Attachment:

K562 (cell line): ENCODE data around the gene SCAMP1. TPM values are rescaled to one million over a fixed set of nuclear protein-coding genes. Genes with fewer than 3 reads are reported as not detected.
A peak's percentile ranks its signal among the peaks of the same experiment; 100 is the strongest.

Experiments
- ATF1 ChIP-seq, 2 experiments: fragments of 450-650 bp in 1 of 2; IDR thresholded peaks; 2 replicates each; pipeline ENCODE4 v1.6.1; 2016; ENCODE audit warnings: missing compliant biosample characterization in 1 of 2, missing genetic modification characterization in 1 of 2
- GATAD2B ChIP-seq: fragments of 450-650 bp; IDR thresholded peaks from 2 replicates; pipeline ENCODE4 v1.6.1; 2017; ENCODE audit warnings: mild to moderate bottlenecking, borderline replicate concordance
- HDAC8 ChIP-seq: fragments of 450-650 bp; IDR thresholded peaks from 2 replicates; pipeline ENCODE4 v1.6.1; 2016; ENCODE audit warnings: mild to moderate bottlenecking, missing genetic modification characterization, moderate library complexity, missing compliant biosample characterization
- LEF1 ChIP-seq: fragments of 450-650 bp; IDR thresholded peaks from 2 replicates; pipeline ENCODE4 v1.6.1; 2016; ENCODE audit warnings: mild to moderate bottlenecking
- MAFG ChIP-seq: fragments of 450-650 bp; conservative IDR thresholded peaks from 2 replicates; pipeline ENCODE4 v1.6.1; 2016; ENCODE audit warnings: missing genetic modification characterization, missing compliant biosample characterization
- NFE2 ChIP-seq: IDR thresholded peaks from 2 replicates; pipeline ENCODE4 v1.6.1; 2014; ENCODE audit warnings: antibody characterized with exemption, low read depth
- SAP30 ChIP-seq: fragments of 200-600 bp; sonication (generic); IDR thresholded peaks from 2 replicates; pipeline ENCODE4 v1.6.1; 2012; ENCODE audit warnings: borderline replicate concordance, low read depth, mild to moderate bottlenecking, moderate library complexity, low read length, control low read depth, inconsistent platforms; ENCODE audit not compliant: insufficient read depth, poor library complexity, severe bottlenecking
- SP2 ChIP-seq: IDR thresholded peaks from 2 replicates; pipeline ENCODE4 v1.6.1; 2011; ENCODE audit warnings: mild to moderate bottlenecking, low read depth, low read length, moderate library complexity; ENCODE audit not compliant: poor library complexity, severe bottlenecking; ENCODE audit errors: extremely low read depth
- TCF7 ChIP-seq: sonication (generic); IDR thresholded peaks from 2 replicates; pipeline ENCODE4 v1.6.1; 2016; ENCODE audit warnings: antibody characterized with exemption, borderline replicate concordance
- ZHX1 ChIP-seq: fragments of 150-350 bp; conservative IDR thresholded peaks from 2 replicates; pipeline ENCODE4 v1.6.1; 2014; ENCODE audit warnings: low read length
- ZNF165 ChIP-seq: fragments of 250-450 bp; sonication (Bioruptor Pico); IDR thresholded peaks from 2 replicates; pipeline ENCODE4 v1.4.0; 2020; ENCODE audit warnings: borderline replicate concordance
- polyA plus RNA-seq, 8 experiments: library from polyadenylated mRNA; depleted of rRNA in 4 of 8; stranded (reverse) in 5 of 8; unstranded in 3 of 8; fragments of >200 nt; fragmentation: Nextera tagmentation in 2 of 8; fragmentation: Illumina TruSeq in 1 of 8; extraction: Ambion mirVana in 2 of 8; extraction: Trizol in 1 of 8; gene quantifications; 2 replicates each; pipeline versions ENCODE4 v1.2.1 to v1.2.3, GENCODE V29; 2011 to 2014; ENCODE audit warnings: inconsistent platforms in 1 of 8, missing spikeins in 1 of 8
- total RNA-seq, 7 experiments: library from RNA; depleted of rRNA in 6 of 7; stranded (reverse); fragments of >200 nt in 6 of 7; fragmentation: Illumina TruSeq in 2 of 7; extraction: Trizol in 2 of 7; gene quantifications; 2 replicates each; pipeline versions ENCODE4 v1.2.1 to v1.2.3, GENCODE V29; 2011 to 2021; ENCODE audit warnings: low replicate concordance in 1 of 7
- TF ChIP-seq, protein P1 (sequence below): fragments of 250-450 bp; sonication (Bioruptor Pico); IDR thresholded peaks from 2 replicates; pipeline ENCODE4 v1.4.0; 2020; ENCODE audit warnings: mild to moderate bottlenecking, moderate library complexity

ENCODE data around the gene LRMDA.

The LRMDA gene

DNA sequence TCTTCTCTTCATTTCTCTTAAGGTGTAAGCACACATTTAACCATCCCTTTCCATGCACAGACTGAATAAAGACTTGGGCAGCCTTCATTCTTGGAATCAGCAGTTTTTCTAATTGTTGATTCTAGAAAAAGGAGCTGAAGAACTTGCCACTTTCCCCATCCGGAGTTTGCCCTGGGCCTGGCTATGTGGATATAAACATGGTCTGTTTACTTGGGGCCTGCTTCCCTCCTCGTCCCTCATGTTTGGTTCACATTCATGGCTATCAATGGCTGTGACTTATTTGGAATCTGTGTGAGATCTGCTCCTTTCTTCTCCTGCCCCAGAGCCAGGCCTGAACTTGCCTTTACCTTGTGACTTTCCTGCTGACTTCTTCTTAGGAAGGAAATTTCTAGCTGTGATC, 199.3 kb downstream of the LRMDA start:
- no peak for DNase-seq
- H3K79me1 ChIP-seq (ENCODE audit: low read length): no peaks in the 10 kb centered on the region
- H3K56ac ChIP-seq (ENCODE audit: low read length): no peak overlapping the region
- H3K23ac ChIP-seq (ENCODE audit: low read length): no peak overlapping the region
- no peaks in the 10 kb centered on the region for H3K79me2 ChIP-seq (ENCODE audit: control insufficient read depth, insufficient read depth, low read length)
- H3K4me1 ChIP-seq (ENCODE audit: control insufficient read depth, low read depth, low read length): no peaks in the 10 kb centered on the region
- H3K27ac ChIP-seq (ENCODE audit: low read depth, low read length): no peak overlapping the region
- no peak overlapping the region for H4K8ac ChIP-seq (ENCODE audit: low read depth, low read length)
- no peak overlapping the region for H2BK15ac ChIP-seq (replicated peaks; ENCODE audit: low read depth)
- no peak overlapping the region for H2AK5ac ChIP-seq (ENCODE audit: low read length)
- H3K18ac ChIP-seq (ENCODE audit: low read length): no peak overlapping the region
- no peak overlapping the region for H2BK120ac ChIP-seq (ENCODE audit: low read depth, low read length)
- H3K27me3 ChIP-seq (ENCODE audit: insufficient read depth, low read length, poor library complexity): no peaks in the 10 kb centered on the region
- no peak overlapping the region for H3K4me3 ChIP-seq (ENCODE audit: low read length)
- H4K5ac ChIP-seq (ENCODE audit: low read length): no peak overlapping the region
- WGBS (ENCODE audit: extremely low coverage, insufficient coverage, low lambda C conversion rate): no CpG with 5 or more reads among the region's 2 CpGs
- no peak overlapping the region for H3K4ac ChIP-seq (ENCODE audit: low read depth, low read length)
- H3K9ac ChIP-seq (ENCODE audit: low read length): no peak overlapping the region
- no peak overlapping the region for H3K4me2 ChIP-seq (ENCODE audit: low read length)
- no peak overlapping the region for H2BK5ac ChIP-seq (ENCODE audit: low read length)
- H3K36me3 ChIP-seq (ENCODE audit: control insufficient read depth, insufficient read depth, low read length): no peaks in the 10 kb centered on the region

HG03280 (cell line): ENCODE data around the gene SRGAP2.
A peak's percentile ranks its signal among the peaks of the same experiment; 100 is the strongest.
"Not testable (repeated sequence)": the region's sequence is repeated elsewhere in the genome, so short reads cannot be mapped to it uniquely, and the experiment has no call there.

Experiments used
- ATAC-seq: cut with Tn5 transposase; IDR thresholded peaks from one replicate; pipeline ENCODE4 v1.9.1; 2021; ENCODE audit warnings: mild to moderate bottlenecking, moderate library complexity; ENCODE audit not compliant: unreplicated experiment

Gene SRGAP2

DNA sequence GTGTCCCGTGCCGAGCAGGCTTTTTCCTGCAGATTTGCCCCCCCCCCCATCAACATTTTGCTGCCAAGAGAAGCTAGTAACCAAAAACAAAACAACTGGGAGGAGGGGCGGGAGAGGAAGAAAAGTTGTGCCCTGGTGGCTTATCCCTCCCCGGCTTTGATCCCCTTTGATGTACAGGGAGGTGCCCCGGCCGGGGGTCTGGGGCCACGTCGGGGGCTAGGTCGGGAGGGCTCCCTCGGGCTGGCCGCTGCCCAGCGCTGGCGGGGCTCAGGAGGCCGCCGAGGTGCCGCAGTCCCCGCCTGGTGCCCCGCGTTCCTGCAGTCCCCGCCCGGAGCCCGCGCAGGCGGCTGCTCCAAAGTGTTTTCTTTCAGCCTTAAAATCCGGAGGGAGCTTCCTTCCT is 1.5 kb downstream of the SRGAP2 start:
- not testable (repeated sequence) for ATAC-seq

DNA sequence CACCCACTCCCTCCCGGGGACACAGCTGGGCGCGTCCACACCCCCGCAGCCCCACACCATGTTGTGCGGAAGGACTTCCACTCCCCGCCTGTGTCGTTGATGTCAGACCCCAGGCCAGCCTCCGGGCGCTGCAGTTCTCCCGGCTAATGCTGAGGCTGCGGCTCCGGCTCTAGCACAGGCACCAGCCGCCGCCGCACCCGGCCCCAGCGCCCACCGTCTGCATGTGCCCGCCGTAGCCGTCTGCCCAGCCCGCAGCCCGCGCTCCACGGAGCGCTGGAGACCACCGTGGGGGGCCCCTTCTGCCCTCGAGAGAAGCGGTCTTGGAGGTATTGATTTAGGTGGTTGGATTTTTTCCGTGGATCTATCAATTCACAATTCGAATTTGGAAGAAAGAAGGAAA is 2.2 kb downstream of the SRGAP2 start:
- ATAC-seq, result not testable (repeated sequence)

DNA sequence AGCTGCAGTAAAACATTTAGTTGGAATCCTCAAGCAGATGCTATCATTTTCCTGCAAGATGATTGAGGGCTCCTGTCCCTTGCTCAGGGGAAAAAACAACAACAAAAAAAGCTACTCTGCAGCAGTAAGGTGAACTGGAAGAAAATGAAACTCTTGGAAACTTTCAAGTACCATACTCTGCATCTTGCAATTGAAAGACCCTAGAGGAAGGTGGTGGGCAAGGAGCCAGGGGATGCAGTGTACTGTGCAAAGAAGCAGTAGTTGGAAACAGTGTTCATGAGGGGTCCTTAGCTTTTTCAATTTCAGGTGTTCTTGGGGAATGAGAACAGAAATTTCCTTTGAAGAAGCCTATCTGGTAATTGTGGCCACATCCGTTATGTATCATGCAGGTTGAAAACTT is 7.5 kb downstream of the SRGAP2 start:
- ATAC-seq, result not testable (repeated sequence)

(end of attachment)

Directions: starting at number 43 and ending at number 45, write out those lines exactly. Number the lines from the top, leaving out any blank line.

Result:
A peak's percentile ranks its signal among the peaks of the same experiment; 100 is the strongest.
"Not testable (repeated sequence)": the region's sequence is repeated elsewhere in the genome, so short reads cannot be mapped to it uniquely, and the experiment has no call there.

Experiments used